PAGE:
What’s contributing to the challenges with immigration? There are two primary categories. Externally, visa complexity and political influences such as Brexit and US travel bans and policies are high on the list. Internally, factors related to improving awareness of external conditions and what to do about them can be a challenge.
While the external factors remain consistent with 2015 findings, the internal company factors have changed significantly over the past two years. This may be because the growth in the involvement of business managers in the relocation/assignment process has addressed challenges, but has also led to new ones. Business managers may not be aware of the obstacles presented by a host location’s approach to immigration and could be making decisions that are costly, time consuming or unable to be implemented. Almost one in three respondents in the survey (31%) found that a lack of knowledge within mobility can be a contributor to this challenge.
It’s not surprising then, that the top three ways respondents say they are addressing immigration issues is to provide more information to those who need it: 76% stated they are engaging in better communication with managers, 56% are focussing on providing more information to employees and 32% are adding expertise to their teams, either through internal staff or an external partner.
Of all respondents, 42% stated that tax compliance has become a larger concern for their organisations. While there may not be a majority of survey participants who see this as a growing issue, clearly it’s still a significant challenge for many companies.
In Cartus’ 2018 survey, the key issue appears to be coming from business managers who are surprised by the cost that tax adds to an assignment and business managers who do not consider tax costs when establishing move needs. Additionally, mobility leaders acknowledged that it’s difficult for mobility to advise on or oversee tax compliance because of their lack of knowledge of host location requirements.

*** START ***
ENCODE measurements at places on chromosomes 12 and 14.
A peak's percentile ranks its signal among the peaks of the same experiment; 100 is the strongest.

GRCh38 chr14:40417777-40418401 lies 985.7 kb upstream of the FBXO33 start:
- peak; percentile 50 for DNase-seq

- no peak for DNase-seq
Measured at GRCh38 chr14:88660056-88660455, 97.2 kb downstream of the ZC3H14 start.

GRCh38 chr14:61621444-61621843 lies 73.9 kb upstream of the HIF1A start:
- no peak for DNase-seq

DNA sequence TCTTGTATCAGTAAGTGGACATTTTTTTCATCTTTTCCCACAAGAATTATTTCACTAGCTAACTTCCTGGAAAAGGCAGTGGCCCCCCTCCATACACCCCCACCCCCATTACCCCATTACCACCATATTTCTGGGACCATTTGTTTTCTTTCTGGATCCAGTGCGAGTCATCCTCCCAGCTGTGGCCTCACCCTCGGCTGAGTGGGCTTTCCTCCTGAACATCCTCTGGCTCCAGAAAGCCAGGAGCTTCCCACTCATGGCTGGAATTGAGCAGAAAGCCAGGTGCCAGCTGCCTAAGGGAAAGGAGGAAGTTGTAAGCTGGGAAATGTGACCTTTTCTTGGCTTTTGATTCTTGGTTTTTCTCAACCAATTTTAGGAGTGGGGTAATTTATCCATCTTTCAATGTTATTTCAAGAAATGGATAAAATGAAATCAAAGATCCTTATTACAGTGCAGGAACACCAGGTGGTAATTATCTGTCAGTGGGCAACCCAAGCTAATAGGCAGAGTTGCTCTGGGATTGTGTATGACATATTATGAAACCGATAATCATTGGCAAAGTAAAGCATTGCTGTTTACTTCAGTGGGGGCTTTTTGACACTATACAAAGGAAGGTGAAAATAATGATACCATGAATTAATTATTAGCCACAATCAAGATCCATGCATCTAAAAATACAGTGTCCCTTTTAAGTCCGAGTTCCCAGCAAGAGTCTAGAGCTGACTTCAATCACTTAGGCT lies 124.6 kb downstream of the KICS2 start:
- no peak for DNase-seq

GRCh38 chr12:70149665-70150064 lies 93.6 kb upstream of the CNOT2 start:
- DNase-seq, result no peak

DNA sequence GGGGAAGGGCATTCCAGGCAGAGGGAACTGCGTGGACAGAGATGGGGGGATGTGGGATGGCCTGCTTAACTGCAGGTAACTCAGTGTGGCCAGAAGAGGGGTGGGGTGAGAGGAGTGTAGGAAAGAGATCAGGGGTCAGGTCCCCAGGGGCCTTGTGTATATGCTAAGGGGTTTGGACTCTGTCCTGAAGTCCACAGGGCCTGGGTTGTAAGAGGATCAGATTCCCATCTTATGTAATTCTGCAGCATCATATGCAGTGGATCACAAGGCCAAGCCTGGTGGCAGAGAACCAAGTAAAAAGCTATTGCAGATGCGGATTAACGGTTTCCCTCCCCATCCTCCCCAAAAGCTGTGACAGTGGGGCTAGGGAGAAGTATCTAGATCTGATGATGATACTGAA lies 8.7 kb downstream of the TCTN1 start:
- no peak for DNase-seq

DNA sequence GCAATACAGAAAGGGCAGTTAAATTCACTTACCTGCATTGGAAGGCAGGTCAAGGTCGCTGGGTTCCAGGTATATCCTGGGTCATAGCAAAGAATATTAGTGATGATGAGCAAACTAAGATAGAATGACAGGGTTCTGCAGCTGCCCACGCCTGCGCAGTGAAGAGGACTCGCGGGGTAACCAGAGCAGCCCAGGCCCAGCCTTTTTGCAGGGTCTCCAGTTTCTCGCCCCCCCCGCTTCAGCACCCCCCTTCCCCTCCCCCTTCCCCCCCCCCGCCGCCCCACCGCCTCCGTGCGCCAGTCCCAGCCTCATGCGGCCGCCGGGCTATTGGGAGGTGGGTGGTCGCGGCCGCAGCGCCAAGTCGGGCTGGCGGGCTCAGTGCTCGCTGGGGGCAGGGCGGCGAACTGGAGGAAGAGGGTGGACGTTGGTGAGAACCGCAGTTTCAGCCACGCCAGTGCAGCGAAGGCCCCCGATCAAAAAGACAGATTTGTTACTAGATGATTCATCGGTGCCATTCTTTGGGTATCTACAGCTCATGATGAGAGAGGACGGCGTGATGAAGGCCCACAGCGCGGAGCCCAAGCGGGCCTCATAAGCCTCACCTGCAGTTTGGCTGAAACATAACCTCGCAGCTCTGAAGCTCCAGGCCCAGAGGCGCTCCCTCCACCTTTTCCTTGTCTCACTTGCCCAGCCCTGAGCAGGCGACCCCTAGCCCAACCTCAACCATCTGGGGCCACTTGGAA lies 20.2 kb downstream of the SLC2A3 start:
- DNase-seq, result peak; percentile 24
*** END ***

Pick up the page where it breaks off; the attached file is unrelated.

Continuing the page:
Challenges with tax compliance seem to emerge from an issue that was raised by respondents regarding immigration: business managers make decisions that impact the company from both cost and compliance standpoints, at least in part because they do not know what they need to do differently and those they rely on for that knowledge don’t necessarily have access to the information they need.
The good news is, 64% of respondent companies noted that they’re addressing tax compliance issues through better communication and 58% of survey participants said that they’re requiring the use of a company-designated tax return preparation service to combat the problem.
The top three challenges above suggest that the importance of informing and educating relocation decision makers is extremely important. A lack of this influence causes cost increases and decreases efficiency. When managers are given the information they need regarding how relocation dollars can be best spent, how host locations and taxes can impact cost and how the overall complexities of a host country can impact immigration, tax compliance and the myriad of other challenges associated with relocation, surprises can be avoided and challenges minimised.